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New Axon Corp. Seeks Graphic Answer

Three leading Seattle graphics software programmers with connections to Aldus and Atex publishing companies have formed a new company aimed at “mainstreaming” graphics use on personal computers.

Calling itself Axon Corp., the group hopes to capitalize on the success of Microsoft's Windows 3.0 program for IBM-compatible computers with software that will enable people using word processors, spreadsheets and other applications to incorporate graphics design and illustrations into their documents.

“With Windows providing graphics capability to a whole new audience, a lot of people are suddenly faced with putting illustrations or graphic elements into their regular work,” said Jeremy Jaech, 35, co-founder of Aldus who helped develop its popular PageMaker, the program responsible for the term “desktop publishing.”

“Our product is for people who may not be trained in the use of graphics and don't need the capabilities of a full-fledged illustration program, but who are now being expected to produce graphically aware documents,” Jaech said.

Joining Jaech are Ted Johnson, 34, and Dave Walter, 41, who helped create the Windows version of PageMaker, which was originally developed for the Apple Macintosh computer. All three met while working for Atex Inc., a leading computer system for newspapers and magazines.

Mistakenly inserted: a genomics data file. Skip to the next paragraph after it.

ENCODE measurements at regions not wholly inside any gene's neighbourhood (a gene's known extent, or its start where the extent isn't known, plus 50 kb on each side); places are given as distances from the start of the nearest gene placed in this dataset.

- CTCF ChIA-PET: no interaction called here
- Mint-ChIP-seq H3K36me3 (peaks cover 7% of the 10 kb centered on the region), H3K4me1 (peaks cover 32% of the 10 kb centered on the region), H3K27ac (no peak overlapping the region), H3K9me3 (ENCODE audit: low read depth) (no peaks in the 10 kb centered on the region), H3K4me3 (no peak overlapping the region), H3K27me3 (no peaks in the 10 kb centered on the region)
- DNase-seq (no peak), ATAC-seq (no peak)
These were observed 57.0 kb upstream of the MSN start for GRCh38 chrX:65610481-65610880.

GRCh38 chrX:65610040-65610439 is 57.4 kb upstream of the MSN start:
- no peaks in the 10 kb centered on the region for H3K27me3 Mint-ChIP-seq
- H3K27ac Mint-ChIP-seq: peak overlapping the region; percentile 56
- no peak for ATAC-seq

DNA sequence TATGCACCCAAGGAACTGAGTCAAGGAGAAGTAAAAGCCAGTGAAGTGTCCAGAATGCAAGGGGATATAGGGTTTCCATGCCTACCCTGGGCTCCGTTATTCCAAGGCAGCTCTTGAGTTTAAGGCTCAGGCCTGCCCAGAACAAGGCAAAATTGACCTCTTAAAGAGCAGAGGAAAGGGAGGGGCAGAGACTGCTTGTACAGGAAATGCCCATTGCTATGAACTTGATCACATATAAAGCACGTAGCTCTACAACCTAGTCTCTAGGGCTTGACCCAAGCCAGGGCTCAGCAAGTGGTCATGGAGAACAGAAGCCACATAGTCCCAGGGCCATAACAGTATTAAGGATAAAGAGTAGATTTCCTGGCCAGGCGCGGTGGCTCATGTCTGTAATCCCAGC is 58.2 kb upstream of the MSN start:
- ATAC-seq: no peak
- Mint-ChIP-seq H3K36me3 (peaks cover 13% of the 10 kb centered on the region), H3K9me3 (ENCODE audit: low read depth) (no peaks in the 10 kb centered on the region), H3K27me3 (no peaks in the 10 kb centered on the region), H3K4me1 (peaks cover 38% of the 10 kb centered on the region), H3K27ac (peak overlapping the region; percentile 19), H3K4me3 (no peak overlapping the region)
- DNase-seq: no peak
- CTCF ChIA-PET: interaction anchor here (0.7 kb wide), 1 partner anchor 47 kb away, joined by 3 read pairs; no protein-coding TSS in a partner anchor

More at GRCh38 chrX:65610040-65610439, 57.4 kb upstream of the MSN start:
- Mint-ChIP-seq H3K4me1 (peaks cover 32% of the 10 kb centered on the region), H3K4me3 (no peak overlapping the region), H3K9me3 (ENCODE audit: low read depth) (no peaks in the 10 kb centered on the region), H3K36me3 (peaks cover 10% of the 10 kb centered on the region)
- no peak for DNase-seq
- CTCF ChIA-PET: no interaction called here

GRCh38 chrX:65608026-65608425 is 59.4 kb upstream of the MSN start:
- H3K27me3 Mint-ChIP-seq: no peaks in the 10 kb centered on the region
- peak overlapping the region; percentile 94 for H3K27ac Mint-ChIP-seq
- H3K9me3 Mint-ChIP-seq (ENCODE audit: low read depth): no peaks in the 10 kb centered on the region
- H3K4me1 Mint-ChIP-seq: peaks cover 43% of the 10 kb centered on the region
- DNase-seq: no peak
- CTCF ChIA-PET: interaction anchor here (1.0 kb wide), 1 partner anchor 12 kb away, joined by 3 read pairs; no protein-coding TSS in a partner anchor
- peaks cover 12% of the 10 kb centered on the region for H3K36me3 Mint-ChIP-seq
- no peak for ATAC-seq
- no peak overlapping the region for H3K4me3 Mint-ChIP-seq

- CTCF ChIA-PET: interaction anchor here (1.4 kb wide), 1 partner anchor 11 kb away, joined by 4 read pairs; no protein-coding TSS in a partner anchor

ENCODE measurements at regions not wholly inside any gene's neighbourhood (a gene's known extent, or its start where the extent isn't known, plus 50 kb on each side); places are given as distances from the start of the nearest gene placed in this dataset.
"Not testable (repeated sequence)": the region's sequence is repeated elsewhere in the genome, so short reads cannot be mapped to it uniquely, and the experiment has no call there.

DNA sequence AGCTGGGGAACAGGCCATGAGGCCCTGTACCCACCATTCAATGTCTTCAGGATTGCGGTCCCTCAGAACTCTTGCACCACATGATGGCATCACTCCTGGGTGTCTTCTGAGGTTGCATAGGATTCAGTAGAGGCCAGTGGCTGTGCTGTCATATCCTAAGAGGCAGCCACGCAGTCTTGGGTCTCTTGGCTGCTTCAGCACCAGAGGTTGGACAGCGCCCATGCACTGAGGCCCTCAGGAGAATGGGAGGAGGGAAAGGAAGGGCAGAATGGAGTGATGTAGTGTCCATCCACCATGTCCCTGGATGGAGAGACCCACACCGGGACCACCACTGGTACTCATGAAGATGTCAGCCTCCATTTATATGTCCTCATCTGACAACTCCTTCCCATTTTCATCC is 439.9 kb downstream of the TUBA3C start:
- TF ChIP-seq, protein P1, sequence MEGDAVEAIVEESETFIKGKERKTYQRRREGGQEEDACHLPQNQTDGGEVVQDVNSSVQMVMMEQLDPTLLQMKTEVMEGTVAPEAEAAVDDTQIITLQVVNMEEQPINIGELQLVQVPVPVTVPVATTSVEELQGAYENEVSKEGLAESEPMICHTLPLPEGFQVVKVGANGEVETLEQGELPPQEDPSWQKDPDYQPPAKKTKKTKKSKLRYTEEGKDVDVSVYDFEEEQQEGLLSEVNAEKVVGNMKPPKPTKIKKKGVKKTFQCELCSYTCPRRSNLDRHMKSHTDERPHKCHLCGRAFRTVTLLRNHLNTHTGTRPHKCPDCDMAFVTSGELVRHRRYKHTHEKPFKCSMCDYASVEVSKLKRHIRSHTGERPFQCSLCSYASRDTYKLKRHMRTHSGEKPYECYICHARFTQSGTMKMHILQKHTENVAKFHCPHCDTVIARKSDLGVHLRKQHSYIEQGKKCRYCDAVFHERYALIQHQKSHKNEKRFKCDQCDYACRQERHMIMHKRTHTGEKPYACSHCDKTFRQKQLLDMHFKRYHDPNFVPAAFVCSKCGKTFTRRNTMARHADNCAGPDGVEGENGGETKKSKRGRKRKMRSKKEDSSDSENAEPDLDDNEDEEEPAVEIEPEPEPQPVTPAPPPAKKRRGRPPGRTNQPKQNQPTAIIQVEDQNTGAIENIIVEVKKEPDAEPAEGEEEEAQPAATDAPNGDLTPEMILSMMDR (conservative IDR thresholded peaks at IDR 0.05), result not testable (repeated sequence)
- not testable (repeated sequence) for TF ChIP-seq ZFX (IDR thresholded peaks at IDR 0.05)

Illustration programs use basic graphics objects, such as circles, triangles and squares, to put together drawings, logos and other design elements. Axon's program will adopt a “show as you go” approach, leading the “generalist” user through each design step.

“You have to put tremendous engineering into something that is this easy to use,” said Johnson, who estimated that it will be 18 to 24 months before the program appears. It will sell for about $200 to $300 - much less than the $800 price of sophisticated graphics programs.

Although it will first appear for the Windows environment, the program will be adapted to the IBM-Microsoft OS/2 operating system and may also appear for Macintosh.

The three provided their own seed money but expect to turn to private investors and venture capitalists as product development continues. Projections call for $1.5 million to $2 million to develop the program, and an additional $1 million or more for marketing and promotion.

The Seattle Times

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